OPINION: Perception seems to be that everyone just loves Norwich!
Paul Burall of the Norwich Society looks at how the city is seen by others
It is sometimes worth reflecting on how others see us, especially if some perceptions need correcting.
For Norwich, the assumptions made about the city by people living elsewhere and revealed in a survey carried out for the Norwich Society in 2017 were revealing. Looked at from afar, Norwich was seen as ‘boring’ and offering ‘nothing to do’.
This contrasted with those who had actually moved to Norwich. Their comments included surprise at the number of high-tech jobs that were available and praise for a city that was a wonderful place to bring up a family.
In the past, Norwich has attracted both praise and criticism. Daniel Defoe visited the city during his 1724 to 1726 tour of Great Britain and found it to be "an ancient, large, rich, and populous city."
However, when, in 1754, Methodist leader Charles Wesley visited Norwich, he was appalled to find what he described as "the hill" covered with drunkards and rioters.
Others have been more complimentary. In his 1851 novel Lavengro: The Scholar, the Gypsy, the Priest, the writer George Borrow (who was born in East Dereham) described Norwich as "a fine old city, view it from whatever side you will; but it shows best from the east, where the ground, bold and elevated, overlooks the fair and fertile valley in which it stands".
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More recently, Norwich was chosen as the home for the unfortunate TV broadcaster Alan Partridge, created in 1991 by Armando Iannucci, who explained that the city was chosen by the writers because it was "geographically just that little bit annoyingly too far from London, and has this weird kind of isolated feel that seemed right for Alan".
Others have also commented on the city’s distance from London, with the travel blog A Lady in London commenting that "after finally getting here, my only regret is that it took me so many years to finally visit the city" and going on to describe "An amazing day of discovering all the best things to do in Norwich".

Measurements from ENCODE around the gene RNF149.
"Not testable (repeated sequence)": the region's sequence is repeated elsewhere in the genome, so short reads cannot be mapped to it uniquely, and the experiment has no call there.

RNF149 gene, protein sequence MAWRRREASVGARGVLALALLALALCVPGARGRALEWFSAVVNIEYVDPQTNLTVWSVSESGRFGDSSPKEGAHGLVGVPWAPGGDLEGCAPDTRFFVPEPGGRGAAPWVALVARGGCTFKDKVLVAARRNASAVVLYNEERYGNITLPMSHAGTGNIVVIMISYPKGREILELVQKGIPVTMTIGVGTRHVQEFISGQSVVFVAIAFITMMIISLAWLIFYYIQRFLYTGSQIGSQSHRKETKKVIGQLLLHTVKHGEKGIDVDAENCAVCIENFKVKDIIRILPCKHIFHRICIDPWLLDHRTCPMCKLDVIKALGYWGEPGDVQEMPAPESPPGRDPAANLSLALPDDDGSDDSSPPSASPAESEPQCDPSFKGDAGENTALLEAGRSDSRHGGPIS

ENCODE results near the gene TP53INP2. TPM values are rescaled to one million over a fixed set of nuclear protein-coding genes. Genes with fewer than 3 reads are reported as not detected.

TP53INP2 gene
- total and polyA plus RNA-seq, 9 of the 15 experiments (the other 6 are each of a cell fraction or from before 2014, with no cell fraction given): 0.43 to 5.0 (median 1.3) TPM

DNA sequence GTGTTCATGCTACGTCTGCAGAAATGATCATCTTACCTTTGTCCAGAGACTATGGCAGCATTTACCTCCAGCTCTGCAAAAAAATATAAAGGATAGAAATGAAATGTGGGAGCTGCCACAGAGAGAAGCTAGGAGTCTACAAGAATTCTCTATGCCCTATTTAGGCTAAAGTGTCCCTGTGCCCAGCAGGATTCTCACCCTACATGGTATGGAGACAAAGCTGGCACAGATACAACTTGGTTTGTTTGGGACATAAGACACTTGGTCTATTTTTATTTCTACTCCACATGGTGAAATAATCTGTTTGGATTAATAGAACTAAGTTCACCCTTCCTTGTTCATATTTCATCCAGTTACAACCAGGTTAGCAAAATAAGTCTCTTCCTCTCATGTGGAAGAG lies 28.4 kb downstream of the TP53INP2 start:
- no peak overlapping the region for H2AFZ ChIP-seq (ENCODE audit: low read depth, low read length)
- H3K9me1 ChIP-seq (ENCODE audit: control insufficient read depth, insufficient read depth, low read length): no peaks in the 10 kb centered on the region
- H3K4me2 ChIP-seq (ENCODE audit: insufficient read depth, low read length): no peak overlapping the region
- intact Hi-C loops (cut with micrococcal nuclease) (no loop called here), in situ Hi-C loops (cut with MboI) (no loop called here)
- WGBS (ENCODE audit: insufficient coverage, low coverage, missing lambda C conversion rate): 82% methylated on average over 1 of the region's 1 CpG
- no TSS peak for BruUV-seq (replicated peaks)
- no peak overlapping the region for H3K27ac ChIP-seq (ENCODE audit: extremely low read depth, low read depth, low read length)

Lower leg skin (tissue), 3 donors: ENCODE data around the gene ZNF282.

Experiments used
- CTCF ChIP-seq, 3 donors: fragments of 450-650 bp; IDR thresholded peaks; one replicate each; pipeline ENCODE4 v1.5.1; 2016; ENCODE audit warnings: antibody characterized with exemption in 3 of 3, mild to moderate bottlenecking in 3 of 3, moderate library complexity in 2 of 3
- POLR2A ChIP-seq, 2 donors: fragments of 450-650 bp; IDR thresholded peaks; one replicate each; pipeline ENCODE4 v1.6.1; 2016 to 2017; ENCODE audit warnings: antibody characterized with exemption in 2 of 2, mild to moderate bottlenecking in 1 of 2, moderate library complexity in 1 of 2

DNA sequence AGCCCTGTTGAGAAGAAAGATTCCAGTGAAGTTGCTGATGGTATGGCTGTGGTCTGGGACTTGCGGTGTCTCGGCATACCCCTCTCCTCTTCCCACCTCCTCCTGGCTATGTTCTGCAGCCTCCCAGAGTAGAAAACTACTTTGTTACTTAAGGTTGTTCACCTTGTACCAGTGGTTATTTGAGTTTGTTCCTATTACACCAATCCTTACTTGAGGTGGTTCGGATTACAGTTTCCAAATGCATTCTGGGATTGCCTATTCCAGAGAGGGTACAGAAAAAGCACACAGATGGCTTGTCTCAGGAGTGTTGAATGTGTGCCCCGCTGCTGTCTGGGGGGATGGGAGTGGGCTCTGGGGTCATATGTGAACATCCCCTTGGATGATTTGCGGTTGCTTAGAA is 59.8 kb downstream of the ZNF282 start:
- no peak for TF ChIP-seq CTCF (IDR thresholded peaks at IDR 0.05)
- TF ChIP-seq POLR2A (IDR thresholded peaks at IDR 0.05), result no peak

Students in particular seem to appreciate their time in Norwich.
Last year, a University of East Anglia student wrote (pre-Covid) a great review. They said: "The bus routes are perfect for getting into the city easily, and Norwich is great for shopping with a mix of branded shops and independent and quirky shops.
"Same when it comes to eating out, with lots of options including for vegetarian and vegan! Has one of the best markets in the country and the historical aspects of the city such as the castle and cathedral are truly beautiful. You will love Norwich!"
And last December a Norwich University of the Arts student wrote that he "really enjoyed my time at NUA, particularly the experience of living in Norwich - the city suits me".
In 2019, The Guardian newspaper carried a eulogy about Norwich, picking out as one highlight the Grosvenor Fish Bar where you can "soak up the booze with the best fish and chips in East Anglia... for less than £10 a head you can get a meal good enough to make you want to live for ever".
Another travel blog, Hand Luggage Only, has also praised Norwich. It said: "Just on a whim, I started reading about Norwich, partially because of Norwich City's amazing kits, and it seemed like a cool town.
"Around a two-hour drive (and the same by train) from the centre of London, the historic city of Norwich is one gorgeous city to explore."
Oddly, this blogger also highlighted the Grosvenor Fish Bar’s fish and chips, saying "we loved them so much that we ended up taking a second bag back to London with us!"
Perhaps surprisingly, the boss of Vietnam Airlines, Duong Tri Thanh, has declared himself a fan of Norwich, describing the city as being just as exciting as San Francisco or an Indonesia island.
Most of us who live here know that Norwich is a wonderful place to live and we should all do everything we can to explain its virtues.
If the city is to continue to flourish it must continue to attract the entrepreneurs and specialists who are crucial to maintaining a thriving economy that provides employment and wealth for everyone, from the scientists at the Norwich Research Park and the creative talent graduating from the University of the Arts to those who work in retailing and the catering and leisure industries.
Paul Burall is the editor of the Aspects of Norwich magazine